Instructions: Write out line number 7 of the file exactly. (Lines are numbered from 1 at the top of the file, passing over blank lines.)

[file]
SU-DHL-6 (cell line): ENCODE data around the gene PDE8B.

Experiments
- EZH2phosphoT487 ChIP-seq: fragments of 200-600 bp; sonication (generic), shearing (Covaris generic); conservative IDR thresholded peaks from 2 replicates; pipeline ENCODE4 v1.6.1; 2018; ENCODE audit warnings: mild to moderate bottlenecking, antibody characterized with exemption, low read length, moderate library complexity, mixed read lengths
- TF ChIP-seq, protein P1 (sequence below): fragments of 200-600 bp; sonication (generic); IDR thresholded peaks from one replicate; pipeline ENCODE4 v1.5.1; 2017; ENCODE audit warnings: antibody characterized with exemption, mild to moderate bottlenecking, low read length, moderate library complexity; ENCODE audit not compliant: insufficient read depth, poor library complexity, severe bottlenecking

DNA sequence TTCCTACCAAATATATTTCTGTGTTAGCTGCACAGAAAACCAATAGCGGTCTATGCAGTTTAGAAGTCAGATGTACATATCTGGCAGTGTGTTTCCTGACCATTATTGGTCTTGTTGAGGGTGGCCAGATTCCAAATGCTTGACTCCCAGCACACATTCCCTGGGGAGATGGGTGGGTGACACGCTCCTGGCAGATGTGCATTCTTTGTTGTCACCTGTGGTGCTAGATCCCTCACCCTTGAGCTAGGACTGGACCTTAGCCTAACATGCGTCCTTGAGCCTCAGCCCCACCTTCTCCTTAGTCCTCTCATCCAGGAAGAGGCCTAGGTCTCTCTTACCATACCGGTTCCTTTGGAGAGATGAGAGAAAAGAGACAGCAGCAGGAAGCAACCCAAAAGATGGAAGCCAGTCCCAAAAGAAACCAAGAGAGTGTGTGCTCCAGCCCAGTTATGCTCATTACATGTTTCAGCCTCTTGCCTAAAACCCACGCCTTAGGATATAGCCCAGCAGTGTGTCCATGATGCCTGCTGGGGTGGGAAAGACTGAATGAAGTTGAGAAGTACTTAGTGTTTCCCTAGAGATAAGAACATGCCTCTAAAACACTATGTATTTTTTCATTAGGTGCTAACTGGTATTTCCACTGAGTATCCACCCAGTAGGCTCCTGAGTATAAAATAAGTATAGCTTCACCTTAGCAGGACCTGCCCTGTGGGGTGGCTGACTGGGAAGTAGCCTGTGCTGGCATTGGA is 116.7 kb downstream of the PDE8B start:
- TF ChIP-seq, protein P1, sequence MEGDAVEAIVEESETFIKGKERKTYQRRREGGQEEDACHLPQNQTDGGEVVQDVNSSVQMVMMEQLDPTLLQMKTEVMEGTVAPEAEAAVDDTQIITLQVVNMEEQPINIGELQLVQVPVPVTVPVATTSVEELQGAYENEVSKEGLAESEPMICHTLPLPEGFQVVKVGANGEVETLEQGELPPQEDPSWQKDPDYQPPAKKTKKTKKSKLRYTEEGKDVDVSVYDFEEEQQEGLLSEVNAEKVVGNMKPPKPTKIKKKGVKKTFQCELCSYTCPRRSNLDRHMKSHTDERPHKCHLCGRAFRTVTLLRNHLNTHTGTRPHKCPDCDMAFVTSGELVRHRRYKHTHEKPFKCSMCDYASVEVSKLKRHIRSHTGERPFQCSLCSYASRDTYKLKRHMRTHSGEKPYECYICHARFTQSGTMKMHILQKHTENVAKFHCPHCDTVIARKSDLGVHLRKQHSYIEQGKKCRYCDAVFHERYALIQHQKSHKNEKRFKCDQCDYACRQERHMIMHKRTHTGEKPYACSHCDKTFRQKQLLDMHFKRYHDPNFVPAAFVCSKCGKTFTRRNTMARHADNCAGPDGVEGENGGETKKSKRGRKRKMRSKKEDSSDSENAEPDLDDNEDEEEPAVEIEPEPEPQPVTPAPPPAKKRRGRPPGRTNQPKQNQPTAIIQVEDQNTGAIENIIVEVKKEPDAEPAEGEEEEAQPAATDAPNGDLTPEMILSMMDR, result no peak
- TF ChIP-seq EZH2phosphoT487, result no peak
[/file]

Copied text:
- TF ChIP-seq EZH2phosphoT487, result no peak